After a crazy year for HP that included a failed tablet, a hasty decision to abandon the PC business (a decision now abandoned), and a CEO shakeup, the company seems eager to get back to business as usual.
At least, that’s the impression I got while speaking with Tony Prophet, Senior Vice President of Operations for HP’s Personal Systems Group. Prophet didn’t share any lofty goals or grand visions for HP’s future, now that that the company has decided not to sell or spin off its personal computer business. If anything, the company seems pleased with its decision to continue selling Windows PCs. After all, HP is the world’s largest–and, according to the company, most profitable–PC maker.
“There’s not necessarily a need for reinvention of the core business,” Prophet said in a phone interview.
“That being said, we’re working hard on our roadmap for Windows 8 to make sure that we have leading products in the Windows 8 timeframe, and we’re working hard in the mid-term on a line of thin and light notebooks. And one of the products we’re working on is a tablet.”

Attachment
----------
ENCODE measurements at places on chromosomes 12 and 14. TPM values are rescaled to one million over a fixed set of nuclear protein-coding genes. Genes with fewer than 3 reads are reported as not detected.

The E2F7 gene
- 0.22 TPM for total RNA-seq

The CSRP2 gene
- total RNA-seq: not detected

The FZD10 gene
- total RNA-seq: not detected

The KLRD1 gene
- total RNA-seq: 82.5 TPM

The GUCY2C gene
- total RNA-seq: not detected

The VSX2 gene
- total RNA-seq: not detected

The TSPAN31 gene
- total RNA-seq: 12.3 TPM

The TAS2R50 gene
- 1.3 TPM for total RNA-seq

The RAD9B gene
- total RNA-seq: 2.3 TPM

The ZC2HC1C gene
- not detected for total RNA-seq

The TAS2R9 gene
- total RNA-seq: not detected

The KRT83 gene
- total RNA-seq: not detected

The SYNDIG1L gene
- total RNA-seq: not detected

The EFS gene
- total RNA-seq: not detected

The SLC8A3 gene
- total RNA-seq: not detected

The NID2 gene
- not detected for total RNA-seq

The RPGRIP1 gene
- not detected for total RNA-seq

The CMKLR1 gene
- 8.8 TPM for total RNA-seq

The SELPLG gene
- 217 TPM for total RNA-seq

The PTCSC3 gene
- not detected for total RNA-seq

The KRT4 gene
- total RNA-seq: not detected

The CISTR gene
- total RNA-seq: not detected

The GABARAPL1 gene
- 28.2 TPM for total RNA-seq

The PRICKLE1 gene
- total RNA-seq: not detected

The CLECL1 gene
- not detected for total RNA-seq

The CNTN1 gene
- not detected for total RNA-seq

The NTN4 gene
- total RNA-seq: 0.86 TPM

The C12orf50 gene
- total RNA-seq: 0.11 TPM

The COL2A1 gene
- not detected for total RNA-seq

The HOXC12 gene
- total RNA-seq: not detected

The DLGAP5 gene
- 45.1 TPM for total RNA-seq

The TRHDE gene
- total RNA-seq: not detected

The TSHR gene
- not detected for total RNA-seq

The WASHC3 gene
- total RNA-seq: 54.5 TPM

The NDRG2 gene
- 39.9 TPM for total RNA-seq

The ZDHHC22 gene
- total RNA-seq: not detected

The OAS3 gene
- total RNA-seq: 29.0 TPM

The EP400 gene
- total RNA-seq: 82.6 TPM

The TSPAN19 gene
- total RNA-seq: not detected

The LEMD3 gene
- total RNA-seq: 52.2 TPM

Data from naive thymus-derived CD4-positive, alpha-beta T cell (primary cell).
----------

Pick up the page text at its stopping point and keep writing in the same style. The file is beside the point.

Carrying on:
I asked Prophet why HP won’t be part of the first wave of Ultrabooks–Intel’s term for MacBook Air-like Windows laptops–this holiday season. He didn’t give a straight answer, but he also didn’t seem concerned that HP would be arriving on the scene later than its competitors.
“As this very, very new category emerges, I don’t think–and we don’t think–success is going to be measured by a lead of a matter of weeks or a month or two,” Prophet said.
HP does plan to make Ultrabooks and thin-and-light PCs, and when that happens, Prophet hopes the company will be able to use its supply chain strengths and retail partnerships to stand out from the pack on pricing and availability.
I also wanted to know if HP still aspired to be like Apple and have an element of coolness attached to its products. This was apparently a goal of former CEO Leo Apotheker, who told the BBC last January that “I hope one day people will say ‘this is as cool as HP’, not ‘as cool as Apple.'”
If HP still has those ambitions, Prophet wasn’t letting that on. “Our goal is to have compelling products that meet the needs of consumers, and that offer value,” he said flatly.
Prophet declined to answer a couple of questions. He wouldn’t say whether HP was still interested in smartphones, and would not comment on the fate of WebOS. When asked about these things, the conversation turned back to the company’s decision to hang onto the PC business.
“We’ve heard the voice of our customers and listened,” Prophet said. “So this is exciting, and a good day, and I’m enthusiastic about the decision that has been taken and the new leadership at HP.”